Sri Lanka’s Central Bank Governor Ajith Nivard Cabraal, who had resisted calls for an IMF bailout, resigned on Monday amid escalating protests in the island nation over the mounting economic woes.
Cabraal, 67, announced his resignation in a Twitter post, after being elevated to this position less than seven months ago.
He stepped down after all members of Sri Lanka’s cabinet, apart from President Gotabaya Rajapaksa and his brother, Prime Minister Mahinda Rajapaksa, quit on late on Sunday.
“In the context of all Cabinet Ministers resigning, I have today submitted my resignation as Governor @CBSL to the President Gotabaya Rajapaksa @GotabayaR #SriLanka #GoSL” In September 2021, he replaced WD Lakshman to take over for his second term as Central Bank governor.
A former state minister of finance and a Member of Parliament since August 2020, Cabraal had earlier served as the Governor of the Central Bank of Sri Lanka between 2006 to 2015.
In his second stint, the veteran policy-maker displayed his proclivity on reducing reliance on foreign debts and was reluctant to take loans from the International Monetary Fund despite the Sri Lankan economy going into a tailspin.
Cabraal leaves office at a time when inflation in Sri Lanka is at an all-time high.
His resignation came hours after Sri Lankan President Gotabaya Rajapaksa on Monday removed his brother and Finance Minister Basil Rajapaksa from his post.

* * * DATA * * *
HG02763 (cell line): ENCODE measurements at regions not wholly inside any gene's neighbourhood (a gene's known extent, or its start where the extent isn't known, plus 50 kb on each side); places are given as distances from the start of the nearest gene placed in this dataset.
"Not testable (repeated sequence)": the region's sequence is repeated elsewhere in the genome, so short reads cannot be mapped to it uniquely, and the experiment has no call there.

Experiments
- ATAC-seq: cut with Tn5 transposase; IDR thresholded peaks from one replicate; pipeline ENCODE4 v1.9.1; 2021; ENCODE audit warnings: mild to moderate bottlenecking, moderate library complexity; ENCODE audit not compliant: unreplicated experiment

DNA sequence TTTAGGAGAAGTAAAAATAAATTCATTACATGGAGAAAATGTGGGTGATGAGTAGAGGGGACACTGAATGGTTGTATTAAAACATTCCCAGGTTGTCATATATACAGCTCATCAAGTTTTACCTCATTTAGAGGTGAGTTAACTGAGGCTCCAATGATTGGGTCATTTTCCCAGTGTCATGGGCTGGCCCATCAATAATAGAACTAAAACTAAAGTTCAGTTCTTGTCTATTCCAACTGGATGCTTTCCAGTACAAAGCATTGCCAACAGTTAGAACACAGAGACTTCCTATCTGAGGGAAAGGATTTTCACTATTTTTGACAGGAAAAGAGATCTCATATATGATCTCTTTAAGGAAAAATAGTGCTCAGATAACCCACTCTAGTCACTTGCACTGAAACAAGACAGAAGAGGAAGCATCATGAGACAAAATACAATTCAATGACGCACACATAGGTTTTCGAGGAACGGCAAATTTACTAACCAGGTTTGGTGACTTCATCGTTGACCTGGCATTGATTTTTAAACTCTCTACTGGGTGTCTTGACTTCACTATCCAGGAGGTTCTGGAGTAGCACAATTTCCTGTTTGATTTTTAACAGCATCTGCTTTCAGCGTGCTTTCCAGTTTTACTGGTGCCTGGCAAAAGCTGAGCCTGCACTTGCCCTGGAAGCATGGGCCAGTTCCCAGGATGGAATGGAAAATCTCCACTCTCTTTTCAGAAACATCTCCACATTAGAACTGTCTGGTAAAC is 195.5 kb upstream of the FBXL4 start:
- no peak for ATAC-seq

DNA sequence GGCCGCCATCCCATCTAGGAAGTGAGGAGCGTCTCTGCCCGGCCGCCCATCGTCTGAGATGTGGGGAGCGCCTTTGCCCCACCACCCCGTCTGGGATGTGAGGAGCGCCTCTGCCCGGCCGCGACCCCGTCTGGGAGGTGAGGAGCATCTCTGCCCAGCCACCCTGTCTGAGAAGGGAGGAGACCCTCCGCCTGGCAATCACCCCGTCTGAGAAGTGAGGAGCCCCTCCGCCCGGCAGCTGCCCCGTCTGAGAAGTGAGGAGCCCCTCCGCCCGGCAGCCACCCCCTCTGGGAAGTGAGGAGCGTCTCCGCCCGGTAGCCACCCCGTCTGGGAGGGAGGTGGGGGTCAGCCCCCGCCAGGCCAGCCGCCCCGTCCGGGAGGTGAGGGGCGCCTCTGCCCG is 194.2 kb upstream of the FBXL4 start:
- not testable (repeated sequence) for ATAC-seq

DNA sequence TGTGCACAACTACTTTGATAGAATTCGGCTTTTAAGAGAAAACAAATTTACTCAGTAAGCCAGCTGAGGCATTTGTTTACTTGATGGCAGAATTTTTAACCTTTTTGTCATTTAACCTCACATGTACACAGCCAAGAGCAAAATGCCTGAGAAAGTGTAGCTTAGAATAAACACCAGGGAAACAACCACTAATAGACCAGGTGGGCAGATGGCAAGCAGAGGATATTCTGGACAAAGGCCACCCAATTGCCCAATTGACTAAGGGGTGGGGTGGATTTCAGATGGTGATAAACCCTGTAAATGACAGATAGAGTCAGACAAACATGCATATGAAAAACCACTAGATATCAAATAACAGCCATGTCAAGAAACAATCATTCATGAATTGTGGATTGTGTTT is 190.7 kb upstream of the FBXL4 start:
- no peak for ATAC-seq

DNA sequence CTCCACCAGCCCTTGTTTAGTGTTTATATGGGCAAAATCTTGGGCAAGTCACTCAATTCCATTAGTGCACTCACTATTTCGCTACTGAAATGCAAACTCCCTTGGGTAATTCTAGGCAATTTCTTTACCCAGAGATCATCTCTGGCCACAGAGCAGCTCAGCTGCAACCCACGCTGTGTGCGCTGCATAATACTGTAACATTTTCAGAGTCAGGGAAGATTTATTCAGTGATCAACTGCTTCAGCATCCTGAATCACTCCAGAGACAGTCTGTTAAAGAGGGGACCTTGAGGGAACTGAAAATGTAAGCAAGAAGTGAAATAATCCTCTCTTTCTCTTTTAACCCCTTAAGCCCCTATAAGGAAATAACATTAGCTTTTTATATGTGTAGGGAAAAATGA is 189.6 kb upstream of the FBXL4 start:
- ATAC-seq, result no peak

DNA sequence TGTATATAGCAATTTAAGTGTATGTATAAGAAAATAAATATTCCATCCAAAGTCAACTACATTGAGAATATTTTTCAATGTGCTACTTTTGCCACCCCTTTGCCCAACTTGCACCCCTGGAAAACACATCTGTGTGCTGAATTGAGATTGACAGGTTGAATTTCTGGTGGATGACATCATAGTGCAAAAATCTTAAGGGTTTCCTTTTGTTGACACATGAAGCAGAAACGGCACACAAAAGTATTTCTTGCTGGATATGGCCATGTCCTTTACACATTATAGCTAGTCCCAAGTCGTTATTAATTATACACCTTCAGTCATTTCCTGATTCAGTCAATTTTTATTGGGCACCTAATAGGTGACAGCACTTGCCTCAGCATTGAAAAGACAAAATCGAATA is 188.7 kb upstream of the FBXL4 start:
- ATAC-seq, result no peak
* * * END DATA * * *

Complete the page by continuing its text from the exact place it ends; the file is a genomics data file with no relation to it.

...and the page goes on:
According to the Central Bank estimates, inflation and prices of essentials have surged to 17.5 percent in February this year, and are expected to rise in the coming months due to the devaluation of the Sri Lankan currency.
On Sunday, the entire cabinet apart from President Gotabaya Rajapaksa and his brother Mahinda, the Prime Minister, resigned against the mounting economic crisis and the social media ban that failed to quell anti-government protests.
The island nation has seen widespread public anger against the government for its mishandling of the worst economic crisis.
The country is grappling with what is said to be its worst economic crisis since independence from the UK in 1948.
It is caused in part by a lack of foreign currency, which is used to pay for fuel imports.
People are languishing in long queues for fuel, cooking gas and enduring power cuts lasting multiple hours.
The public came out onto the streets independently of political parties. The mass agitation prompted the government to impose a state of emergency which gives security forces sweeping powers to arrest people.
Later, a curfew was imposed to curb public protests which the public defied.